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When some members of the first Deans Colloquy group were together this past January, we spent a part of one day reviewing basic principles of systems theory. Two themes, in particular, that we discussed brought new clarity to my work in this season of deep change in my school: 1) cultures and

the systems they produce mediate the emotional realities of processes; and 2) anxious systems will structure its processes to inhibit effectiveness (e.g. change). It’s easy to see how anxious systems remain immature (adolescent) systems. They keep forming people who are not mature in their perspectives or capacities for growing into members of an organization. As a result they are unable to participate helpfully in the hard work of change for the common good of the school, in its organizational health, or in adapting its curricular programs.
I wonder about my role as the dean in leading the faculty beyond the chronic state of anxiety toward greater maturity in dealing with the critical issues that are before our school. I must first be clear that most individual members of my faculty and our administration are mature adults and act accordingly a high percentage of the time. But as an organization, we don’t consistently act at the best of our maturity. The ability to trust is not evenly distributed among faculty members. Fears about being cheated (especially when it comes to getting “our fair share” of the curricular offerings) rise quickly. We become defensive and often feel that our contributions are not appreciated. We do not always communicate our intentions and values clearly or with transparency. When we are stressed, angry, or afraid we lose our capacities for imagination and playfulness. We are more likely to withdraw from each other rather than draw together seeking the synergy needed for creating new processes or programs.
Within the functions of my role as dean at this time in my school, what is within my purview in terms of administrative organization and faculty development that ever so slowly draw the organization toward maturity? What are the commitments I need to make to serve the school mission, its programs, and its people effectively?
• I can commit to tending my own maturity as a human being and as a Christian –

  • living into the goodness and brokenness of all people and things of this world;
  • acknowledging the “belovedness” of all people, even when they are acting like jerks and causing damage (this is sort of like loving my enemies);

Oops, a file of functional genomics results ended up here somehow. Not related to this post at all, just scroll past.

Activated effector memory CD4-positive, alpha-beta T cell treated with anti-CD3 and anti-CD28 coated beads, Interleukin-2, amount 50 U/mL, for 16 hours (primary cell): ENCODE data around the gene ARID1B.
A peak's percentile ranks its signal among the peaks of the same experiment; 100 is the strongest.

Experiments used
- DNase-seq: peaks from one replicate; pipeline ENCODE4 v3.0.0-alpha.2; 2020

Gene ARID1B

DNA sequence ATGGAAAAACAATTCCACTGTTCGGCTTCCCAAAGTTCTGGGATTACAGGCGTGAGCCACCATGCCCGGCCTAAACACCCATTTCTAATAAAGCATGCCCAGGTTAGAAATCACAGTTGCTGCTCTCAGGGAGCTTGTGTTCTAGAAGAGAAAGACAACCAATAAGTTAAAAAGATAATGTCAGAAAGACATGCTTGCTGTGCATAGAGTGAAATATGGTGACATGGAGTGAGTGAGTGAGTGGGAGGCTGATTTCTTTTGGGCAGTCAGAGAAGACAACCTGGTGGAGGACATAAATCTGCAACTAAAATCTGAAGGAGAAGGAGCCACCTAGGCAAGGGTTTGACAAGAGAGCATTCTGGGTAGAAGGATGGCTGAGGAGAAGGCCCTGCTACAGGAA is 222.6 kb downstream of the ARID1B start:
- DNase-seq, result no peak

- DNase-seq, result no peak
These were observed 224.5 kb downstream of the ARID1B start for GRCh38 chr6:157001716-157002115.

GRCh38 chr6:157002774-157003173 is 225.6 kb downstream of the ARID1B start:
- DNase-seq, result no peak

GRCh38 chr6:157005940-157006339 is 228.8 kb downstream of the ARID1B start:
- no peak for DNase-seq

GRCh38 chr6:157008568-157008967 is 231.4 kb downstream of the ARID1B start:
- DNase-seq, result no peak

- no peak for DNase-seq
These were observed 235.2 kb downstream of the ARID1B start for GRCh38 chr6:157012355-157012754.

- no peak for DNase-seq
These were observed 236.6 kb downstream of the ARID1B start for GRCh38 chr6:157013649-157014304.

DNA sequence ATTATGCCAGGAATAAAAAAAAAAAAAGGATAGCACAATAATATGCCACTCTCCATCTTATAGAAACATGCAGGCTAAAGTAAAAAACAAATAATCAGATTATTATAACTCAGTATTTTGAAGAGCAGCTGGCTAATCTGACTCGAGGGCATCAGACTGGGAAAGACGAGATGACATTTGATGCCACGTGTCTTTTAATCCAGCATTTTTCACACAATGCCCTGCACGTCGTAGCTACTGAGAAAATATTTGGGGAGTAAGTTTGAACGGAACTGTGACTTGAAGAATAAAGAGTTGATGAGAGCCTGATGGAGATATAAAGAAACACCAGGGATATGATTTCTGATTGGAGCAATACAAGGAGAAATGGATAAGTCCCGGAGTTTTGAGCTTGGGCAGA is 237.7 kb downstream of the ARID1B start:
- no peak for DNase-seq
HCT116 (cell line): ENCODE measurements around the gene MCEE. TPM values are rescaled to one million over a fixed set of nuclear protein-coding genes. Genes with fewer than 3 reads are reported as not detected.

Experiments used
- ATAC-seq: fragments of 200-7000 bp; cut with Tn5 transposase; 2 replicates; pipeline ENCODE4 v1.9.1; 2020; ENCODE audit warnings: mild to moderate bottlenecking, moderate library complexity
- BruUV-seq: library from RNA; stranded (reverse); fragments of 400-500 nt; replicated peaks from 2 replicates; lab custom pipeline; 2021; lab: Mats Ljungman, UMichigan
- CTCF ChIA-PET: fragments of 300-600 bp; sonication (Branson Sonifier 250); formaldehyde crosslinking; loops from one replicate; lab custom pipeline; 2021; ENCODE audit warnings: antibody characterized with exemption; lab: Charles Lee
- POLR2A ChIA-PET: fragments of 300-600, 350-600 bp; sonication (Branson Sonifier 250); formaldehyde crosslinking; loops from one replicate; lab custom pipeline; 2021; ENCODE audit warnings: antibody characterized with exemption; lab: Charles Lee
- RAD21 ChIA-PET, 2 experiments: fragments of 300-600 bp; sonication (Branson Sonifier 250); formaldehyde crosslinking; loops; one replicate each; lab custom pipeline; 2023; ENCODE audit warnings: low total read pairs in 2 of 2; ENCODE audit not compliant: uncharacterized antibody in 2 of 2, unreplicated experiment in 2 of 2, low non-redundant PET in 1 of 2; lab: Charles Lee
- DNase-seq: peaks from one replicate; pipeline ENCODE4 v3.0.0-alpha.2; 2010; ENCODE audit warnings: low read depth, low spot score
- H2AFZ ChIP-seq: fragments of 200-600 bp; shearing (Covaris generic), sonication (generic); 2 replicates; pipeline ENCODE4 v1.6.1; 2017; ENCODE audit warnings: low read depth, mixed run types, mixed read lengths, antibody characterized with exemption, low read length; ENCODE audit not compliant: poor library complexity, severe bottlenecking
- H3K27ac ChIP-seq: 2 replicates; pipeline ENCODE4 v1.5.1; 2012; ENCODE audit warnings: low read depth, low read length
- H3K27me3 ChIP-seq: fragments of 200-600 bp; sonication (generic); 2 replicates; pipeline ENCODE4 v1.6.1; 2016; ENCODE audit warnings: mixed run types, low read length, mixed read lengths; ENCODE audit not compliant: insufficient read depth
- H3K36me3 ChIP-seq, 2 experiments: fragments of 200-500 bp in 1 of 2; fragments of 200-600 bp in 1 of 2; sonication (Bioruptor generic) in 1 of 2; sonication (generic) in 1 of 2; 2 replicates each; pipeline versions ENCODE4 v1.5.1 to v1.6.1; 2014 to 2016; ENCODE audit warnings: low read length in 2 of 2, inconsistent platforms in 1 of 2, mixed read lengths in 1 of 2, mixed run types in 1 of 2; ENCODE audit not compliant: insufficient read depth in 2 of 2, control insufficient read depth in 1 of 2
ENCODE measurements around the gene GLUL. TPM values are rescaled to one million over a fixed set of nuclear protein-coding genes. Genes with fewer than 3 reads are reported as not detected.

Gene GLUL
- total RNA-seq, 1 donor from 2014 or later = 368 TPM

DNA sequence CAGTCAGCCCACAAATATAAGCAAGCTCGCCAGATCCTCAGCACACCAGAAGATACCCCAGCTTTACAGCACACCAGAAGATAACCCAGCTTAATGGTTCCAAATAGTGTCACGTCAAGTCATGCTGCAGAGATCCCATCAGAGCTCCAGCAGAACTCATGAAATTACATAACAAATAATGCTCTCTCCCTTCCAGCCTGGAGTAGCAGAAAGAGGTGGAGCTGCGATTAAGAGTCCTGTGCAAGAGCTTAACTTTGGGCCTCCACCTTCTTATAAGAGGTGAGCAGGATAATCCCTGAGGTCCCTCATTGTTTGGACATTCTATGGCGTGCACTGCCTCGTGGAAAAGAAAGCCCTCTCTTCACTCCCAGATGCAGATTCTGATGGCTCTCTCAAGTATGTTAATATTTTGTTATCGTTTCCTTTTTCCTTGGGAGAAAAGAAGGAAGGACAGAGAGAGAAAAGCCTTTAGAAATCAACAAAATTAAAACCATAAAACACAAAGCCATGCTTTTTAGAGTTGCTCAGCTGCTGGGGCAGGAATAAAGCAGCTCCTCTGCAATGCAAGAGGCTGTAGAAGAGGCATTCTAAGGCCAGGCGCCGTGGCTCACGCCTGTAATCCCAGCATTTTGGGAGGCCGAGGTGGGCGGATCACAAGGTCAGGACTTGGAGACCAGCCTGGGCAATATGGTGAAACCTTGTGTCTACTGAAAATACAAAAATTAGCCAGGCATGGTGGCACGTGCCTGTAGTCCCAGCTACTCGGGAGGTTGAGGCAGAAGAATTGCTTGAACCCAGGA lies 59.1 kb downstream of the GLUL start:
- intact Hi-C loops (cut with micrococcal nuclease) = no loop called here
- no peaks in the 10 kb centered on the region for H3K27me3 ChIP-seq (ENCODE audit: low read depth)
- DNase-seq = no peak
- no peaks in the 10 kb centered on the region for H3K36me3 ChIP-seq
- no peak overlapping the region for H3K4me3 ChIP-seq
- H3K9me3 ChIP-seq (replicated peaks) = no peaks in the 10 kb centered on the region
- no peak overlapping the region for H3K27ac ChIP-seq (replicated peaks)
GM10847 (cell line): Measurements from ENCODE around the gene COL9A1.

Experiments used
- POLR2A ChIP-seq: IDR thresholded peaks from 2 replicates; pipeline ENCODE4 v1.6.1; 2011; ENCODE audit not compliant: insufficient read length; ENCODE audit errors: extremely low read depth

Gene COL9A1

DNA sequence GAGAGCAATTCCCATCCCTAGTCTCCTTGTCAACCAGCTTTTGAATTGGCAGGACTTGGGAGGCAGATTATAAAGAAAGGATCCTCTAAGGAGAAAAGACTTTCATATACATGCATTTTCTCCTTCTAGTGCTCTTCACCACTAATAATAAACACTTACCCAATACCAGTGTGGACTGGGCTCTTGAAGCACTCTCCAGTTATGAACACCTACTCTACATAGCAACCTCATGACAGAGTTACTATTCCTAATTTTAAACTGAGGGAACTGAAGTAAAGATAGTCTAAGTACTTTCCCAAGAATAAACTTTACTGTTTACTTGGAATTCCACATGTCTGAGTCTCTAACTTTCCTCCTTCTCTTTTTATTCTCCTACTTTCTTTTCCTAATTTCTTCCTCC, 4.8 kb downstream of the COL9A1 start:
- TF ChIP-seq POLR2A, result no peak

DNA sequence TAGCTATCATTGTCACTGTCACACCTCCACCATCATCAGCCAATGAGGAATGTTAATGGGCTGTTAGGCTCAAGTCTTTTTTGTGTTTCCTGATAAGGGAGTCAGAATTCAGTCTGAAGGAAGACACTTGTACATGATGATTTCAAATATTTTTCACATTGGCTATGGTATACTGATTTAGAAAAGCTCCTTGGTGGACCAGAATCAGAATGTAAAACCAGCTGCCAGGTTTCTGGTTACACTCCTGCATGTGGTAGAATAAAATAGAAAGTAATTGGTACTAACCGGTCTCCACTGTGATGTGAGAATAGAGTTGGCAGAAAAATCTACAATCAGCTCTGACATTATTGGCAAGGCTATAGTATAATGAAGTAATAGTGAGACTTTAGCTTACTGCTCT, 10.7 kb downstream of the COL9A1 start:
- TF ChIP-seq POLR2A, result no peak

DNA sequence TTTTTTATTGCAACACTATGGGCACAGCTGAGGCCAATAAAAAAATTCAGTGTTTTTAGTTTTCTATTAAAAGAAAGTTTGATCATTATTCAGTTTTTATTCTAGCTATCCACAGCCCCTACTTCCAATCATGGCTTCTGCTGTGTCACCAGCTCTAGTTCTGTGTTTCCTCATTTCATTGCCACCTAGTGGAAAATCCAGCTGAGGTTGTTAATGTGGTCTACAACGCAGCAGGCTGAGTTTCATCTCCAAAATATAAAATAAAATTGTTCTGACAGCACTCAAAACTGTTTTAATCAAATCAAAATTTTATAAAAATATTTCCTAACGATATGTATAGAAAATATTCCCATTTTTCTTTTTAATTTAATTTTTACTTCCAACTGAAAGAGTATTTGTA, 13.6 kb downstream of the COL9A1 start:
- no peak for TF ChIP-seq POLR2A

• trusting that failure, suffering, and evil should not make us afraid;
  • trusting that new life in people, organizations, and communities is always possible though it will inevitably be borne out of some level of pain;
  • acknowledging that wise, compassionate, truthful, collaborative, and fearless leadership is essential in every human community – leadership is never optional.

• I can commit to behavior that is appropriately protective of my health and well-being, but not defensive, entitled, or self-serving.
• I can commit to a maturing style of leadership that sets appropriate boundaries on the nature of my responsibility, influence, and work; I cannot save my organization.
• I can commit to saying I’m wrong when I am and apologizing when I have damaged the bond of trust with anyone through my actions that are hurtful.
• I can commit to care about the right things, not every little thing, and to keep my own reactive anxiety or crankiness in check.
• I can commit to value, draw out, guide, and free the gifts and skills of the people in my stewarding care to strengthen our organization and the mission that guides our work.
• I can commit to collaboration, taking counsel from, and discerning with colleagues inside the organization and those outside of it.
• I can commit to calling those in my stewarding care to take responsibility for their views, their choices, their behavior, and their work; the organization will not grow toward maturity if I am rescuing or covering for people’s irresponsibility. This will likely means that some things will inevitably fall apart.
• I can commit to staying clear about my capacities for doing the dean’s work and to leaving the office when the school needs a kind of leadership that I am not capable of providing for whatever reason. I will not hold on to the position for my own sake or to protect my interests. The work and the office are not about me.

Even as I post this blog, I am in the midst of several “issues” that are testing these commitments. As the academic year draws to a close and everyone’s anxiety increases, I find it harder to keep them in my mind and heart. (I had actually forgotten a couple of them.) But it is helpful to post this list in a place that I can see regularly to encourage me to live into the role I have accepted with clearer purpose and to carry out my (and only my) responsibilities.

What commitments have you found helpful in encouraging organizational maturity in your school?

 

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About Rebecca Slough

Retired Vice President and Academic Dean; Retired Associate Professor of Worship and the Arts
Anabaptist Mennonite Biblical Seminary

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Comments

  1. Thanks for a great post, Rebecca.

    What commitments have you found helpful in encouraging organizational maturity in your school?
    Here are three that come to mind (they are current realities):
    * My commitment to be responsible, only, for my function as dean and carrying out the work according to my standards–regardless of whether they are understood or appreciated by others.
    * My commitment to not accommodate to weakness, anxieties, or irresponsibility on the part of others–students, staff, or faculty
    * My commitment to invest in only the mature persons in the system (“I only lead the willing.”)

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